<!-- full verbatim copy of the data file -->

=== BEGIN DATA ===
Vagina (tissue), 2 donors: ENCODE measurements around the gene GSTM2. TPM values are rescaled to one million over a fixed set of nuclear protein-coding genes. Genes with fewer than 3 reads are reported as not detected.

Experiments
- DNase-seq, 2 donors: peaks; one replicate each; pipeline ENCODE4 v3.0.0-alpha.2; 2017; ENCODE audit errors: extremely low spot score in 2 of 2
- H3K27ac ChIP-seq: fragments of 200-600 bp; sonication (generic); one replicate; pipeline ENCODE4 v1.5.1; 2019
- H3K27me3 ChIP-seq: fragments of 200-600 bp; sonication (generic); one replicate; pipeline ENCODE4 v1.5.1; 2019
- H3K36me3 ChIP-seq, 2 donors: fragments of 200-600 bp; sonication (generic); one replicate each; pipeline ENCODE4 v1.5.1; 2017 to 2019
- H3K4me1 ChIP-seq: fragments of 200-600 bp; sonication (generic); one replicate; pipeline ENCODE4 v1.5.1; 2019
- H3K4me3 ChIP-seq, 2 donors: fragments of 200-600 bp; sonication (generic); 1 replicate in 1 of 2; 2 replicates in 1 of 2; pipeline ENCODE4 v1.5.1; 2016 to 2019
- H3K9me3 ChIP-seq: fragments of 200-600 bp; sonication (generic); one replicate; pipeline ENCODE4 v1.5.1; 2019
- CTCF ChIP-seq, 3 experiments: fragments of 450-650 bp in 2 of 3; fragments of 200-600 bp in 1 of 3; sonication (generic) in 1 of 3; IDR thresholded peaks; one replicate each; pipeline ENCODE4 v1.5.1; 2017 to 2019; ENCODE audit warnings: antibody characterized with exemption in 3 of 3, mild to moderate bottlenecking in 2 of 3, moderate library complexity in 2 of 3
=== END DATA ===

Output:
Vagina (tissue), 2 donors: ENCODE measurements around the gene GSTM2. TPM values are rescaled to one million over a fixed set of nuclear protein-coding genes. Genes with fewer than 3 reads are reported as not detected.

Experiments
- DNase-seq, 2 donors: peaks; one replicate each; pipeline ENCODE4 v3.0.0-alpha.2; 2017; ENCODE audit errors: extremely low spot score in 2 of 2
- H3K27ac ChIP-seq: fragments of 200-600 bp; sonication (generic); one replicate; pipeline ENCODE4 v1.5.1; 2019
- H3K27me3 ChIP-seq: fragments of 200-600 bp; sonication (generic); one replicate; pipeline ENCODE4 v1.5.1; 2019
- H3K36me3 ChIP-seq, 2 donors: fragments of 200-600 bp; sonication (generic); one replicate each; pipeline ENCODE4 v1.5.1; 2017 to 2019
- H3K4me1 ChIP-seq: fragments of 200-600 bp; sonication (generic); one replicate; pipeline ENCODE4 v1.5.1; 2019
- H3K4me3 ChIP-seq, 2 donors: fragments of 200-600 bp; sonication (generic); 1 replicate in 1 of 2; 2 replicates in 1 of 2; pipeline ENCODE4 v1.5.1; 2016 to 2019
- H3K9me3 ChIP-seq: fragments of 200-600 bp; sonication (generic); one replicate; pipeline ENCODE4 v1.5.1; 2019
- CTCF ChIP-seq, 3 experiments: fragments of 450-650 bp in 2 of 3; fragments of 200-600 bp in 1 of 3; sonication (generic) in 1 of 3; IDR thresholded peaks; one replicate each; pipeline ENCODE4 v1.5.1; 2017 to 2019; ENCODE audit warnings: antibody characterized with exemption in 3 of 3, mild to moderate bottlenecking in 2 of 3, moderate library complexity in 2 of 3